DC Bends the Knee to China by Removing 'Controversial' Batman Image

Carla Harmon
December 1, 2019

Another person wrote, according to Variety: "The black clothes represent Hong Kong, the mask represents Hong Kong, the Molotov cocktail represents Hong Kong, what else here doesn't represent Hong Kong???" The reason behind its elimination was that it was claimed by Chinese critics that the artwork showed support for the pro-democracy protesters in Hong Kong.

People on Weibo, the popular Chinese social media platform, said Batwoman's throwing a Molotov cocktail symbolized Hong Kong protesters doing the same, Variety reported.

The former British colony is meant to enjoy a "high degree of autonomy" under the terms of its 1997 handover from the United Kingdom, but the Chinese government regards Hong Kong as part of China.

Most comic authors work on a contract basis, which means they do not have to adapt to the company that buys their work.

DC offends China with its new Batman poster!

The poster was released ahead of the release of "Dark Knight Returns: The Golden Child", which will be released on December 11, 2019.

They also said the fact that Batwoman is wearing black and has her face covered shows support for Hong Kong demonstrators.

The comments also suggested that, since Batman is wearing black (as do the Hong Kong protestors), that that too was evidence of DC Comics alluding to support for Hong Kong. Frank Miller is the author of the comic book, whose original Dark Knight Returns comic developed Batman in the 1980s, and was inspired by the recent movie version of the character.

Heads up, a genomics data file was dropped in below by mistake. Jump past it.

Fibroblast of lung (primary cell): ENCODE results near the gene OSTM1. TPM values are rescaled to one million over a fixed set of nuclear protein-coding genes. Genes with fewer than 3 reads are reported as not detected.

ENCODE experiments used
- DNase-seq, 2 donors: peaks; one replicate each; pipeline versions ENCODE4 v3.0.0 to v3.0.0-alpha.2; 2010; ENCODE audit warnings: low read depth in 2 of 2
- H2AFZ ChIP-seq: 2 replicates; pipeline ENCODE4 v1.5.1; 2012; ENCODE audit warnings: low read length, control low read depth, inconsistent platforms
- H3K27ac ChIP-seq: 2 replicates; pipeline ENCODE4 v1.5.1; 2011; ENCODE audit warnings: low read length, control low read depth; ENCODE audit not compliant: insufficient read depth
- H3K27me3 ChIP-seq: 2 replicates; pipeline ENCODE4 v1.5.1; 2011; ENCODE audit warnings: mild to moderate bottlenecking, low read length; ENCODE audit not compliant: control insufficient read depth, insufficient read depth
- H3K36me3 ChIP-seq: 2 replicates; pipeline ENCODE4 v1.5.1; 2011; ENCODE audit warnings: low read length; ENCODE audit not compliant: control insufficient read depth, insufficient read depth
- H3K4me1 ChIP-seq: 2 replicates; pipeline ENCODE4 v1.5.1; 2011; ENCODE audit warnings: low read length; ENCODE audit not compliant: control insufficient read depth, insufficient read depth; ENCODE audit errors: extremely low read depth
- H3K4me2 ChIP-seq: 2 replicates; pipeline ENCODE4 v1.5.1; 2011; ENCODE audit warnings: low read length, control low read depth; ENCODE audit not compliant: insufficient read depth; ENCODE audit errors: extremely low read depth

Batman, of course, typically wears a black suit (though some iterations have been shades of blue or purple).

"DC has surrendered to China", wrote Twitter user @emotion_att, whose profile contains a pro-Hong Kong hashtag.

The image has since been deleted from DC's social media pages, which has sparked controversy all over again, though this time the complaints are emanating from the United States and among supporters of the pro-democracy movement.

The NBA got into controversy with China in early October after the Houston Rockets general manager tweeted his support for the demonstrators in Hong Kong.

DC Comics pulled the cover and then, of course, came under fire for capitulating to Chinese censors, who have been looking to scrub any far-fetched mention of the pro-democracy protests in Hong Kong from the internet.

Other reports by iNewsToday